The Danish Girl
The Danish Girl lacks an immediacy and vibrancy, as well as a genuine sense of emotional connection.
Q. I just read your review of "The Contender" with Jeff Bridges and Joan Allen. My wife and I had to laugh when we saw the trailer, because we just KNEW Gary Oldman's character was going to be an evil, mean and nasty Republican. As it turns out, we were right! "Random Hearts" is the only film I can recall where a Republican politician was treated as a sympathetic character in a Hollywood film. Can you think of any others? (Marc Giller, Tampa, FL)
A. But the movie does have positive Republican portrayals (the Allen character's father, played by Philip Baker Hall) and Democratic sleazeballs (the characters played by Christian Slater and William Petersen). Still, you have a point about Hollywood political movies in general. This is not a conspiracy but a reflection of the tendency for liberals to be drawn to the arts while conservatives channel their energies elsewhere. There are of course exceptions. Bruce Willis and Arnold Schwarzenegger have the clout to make a pro-GOP movie if they wanted to. So does The Rock. That one I'd love to see.
Q. I recently read a review of Darren Aronofsky's "Requiem for a Dream" in which the reviewer encouraged teenagers to ignore the film's NC-17 rating and do everything they could to see this film. As a 16 year-old I wonder if you think this is the right thing for teens my age. Is this another bad job of the MPAA giving harsh ratings to films teenagers should see, like "Almost Famous?" (Ryan Vooris, Herkimer NY)
A. The movie has not been rated NC-17 or anything else. But Artisan, the distributor of "Requiem for a Dream," has announced a policy of strict enforcement of an adults-only policy. (This is an indirect endorsement of the A rating I have long suggested.) The policy has caused some theater chains to ask Artisan to share the burden of hiring the necessary security guards (or hall monitors, so to speak)--a tacit admission that rating are not much enforced at present.
Q. I have run across a website that edits movies for you. You send them a movie and they edit it to a "PG" equivalent (even movies like "Saving Private Ryan" and "Schindler's List") using a computerized system that edits almost seamlessly. They are trying to convince movie studios to market different versions of movies--for example, PG or PG-13 versions of R-rated movies. What do you think of this idea? Personally I think it is an interesting idea, and as long as people have a choice to view whichever version they want I don't see a problem. (Erik Goodwyn, Elizabethtown KY)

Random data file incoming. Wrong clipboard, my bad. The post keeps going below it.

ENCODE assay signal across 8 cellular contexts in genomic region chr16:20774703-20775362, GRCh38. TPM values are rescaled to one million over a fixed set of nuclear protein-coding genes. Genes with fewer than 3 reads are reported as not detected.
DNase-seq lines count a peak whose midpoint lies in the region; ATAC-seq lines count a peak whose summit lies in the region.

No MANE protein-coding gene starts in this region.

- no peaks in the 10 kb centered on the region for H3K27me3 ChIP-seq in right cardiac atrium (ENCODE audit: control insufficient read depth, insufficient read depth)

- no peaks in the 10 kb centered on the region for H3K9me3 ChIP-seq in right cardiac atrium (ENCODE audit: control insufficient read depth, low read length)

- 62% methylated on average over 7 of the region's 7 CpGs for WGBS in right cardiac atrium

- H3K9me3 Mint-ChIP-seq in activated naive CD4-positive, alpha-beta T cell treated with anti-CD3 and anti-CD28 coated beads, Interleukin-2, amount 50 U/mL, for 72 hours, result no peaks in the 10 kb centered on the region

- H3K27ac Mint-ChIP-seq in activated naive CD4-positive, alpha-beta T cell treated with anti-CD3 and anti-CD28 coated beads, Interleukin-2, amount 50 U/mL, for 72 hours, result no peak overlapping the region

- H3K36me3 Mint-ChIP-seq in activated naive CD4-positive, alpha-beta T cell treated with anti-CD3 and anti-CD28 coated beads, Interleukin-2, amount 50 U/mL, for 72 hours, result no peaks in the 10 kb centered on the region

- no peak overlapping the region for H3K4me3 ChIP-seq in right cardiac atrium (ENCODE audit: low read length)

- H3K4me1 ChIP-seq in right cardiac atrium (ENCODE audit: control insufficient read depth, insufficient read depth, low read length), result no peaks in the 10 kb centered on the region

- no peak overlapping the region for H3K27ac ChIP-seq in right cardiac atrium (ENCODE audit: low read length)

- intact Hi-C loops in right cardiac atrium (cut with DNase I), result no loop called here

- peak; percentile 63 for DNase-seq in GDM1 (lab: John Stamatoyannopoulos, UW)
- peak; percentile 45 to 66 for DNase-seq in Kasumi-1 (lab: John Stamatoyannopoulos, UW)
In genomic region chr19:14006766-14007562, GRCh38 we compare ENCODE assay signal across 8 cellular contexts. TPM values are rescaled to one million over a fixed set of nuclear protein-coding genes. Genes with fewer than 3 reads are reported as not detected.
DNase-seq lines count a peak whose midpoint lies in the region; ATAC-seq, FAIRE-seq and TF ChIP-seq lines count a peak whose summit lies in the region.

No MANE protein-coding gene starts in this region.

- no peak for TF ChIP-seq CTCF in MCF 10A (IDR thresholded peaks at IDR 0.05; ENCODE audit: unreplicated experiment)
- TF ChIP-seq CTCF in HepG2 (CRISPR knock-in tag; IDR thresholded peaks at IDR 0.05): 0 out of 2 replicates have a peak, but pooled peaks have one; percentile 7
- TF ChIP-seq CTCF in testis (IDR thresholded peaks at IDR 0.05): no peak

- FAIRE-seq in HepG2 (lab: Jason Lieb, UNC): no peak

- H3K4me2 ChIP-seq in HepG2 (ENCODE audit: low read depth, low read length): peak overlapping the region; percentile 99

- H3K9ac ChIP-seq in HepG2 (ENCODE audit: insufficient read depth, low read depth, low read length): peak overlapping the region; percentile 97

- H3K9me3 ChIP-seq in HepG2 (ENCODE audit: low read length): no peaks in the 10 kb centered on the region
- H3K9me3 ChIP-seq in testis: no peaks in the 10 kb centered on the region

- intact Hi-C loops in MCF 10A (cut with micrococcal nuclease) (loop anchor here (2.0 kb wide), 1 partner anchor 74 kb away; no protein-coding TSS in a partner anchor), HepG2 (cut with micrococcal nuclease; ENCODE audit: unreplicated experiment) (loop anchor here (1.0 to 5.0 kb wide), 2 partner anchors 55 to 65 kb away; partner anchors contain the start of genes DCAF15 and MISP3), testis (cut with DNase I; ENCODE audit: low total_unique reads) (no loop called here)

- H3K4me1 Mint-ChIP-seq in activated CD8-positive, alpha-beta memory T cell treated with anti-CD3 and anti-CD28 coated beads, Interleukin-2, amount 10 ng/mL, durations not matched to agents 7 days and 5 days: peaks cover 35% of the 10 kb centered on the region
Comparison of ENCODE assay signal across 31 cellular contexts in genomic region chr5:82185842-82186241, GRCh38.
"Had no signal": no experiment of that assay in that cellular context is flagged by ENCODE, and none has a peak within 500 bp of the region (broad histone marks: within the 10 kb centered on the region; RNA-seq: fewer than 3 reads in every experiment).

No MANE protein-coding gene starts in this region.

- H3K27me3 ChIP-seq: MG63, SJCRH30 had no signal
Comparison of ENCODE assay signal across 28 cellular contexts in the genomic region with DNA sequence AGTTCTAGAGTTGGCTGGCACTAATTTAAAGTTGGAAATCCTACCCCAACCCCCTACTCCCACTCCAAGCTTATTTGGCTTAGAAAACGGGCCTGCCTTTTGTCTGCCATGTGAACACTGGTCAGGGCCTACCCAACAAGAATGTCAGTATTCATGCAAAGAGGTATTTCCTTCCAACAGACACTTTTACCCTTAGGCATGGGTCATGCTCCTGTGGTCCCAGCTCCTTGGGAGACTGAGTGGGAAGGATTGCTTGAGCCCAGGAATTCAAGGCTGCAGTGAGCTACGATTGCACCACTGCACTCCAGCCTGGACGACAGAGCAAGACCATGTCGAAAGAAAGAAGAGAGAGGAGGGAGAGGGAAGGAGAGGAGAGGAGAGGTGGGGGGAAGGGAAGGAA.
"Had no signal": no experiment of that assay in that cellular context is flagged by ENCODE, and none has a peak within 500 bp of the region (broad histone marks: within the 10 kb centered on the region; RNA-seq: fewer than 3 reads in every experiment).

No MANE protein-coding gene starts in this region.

A. Much the same reasoning was used by a man named Thomas Bowdler (1754-1825), who edited Shakespeare to take out all the parts that might offend, and has been immortalized in the word "bowdlerization." Good movies are works of art, not links of sausage. A PG-rated version of "Saving Private Ryan" would not be "Saving Private Ryan" at all. My source indicates that before Bowdler gave his name to the process, edited versions of Shakespeare were known as "castrated." Of course, that is a word Bowdler would have frowned upon.
Q. I rented "The Whole Nine Yards" the other day, and couldn't help but notice that some of Amanda Peet's nudity had been covered up by a conveniently-placed railing. How long is the entertainment industry going to allow video stores to dictate what is acceptable? When I rent a video, I want to see exactly what the producers and director wanted me to see, not some CEO's version of morality! (Kevin Ryan, Berwyn IL)
A. The silent bowdlerization of videos is a sneaky practice. When you rent a video that has been censored, inform the store manager that he has lost your business.
Q. I recently rented "On The Edge" again, with Bruce Dern and Pam Grier, and found Grier's part had been completely deleted. Not just the sex and nudity scenes, but every reference to her character (in my opinion, a worthy plot point in Dern's development). Was this motivated by worries about interracial relationships? That would have disturbing implications. (Steve Testori, Albuquerque NM)
A. More likely, once they took out all the sex and nudity involving Grier, what was left made no sense and also had to go. I hope you demanded your money back and told the store they had lost your business.
Q. I saw a piece on TV about an upcoming movie named "Angel Eyes." It stars Jennifer Lopez as a uniformed Chicago police officer. I am a Chicago police sergeant, and I have been pushing a beat car for 22 years. I am also an actor and a film location safety supervisor. I have worked part-time on almost every major film production made in this town since 1985. What really made me mad was that this Chicago movie was being shot in Toronto! While the Canadian and Toronto governments have subsidized their movie industry, Mayor Daley wants to tax it out of existence. There is a six percent head tax on equipment rental and a head tax on employees. There are no good studio facilities in Chicago; we work in converted rust belt factories. We need to build a studio in Chicago and have the incentives to do work here. (Name withheld, Chicago)
A. The other side of this coin is the amusing reluctance of studios to admit their films are shot in Toronto. They send a unit to Chicago for a quick shot of the skyline, and then frame every Toronto shot to block out landmarks like the CN Tower. Why not just set the movie in Toronto? Why is Chicago seen as so desirable that movies lie about it? One theory: In TV ads, that gruff announcer's voice saying he's a Chicago cop! has a certain ring that he's a Toronto cop! somehow lacks.
Matt Zoller Seitz reviews and reflects upon Jesse Eisenberg's New Yorker piece about film critics.
An article about Spike Lee's Honorary Oscar at the 2015 AMPAS Governors Awards.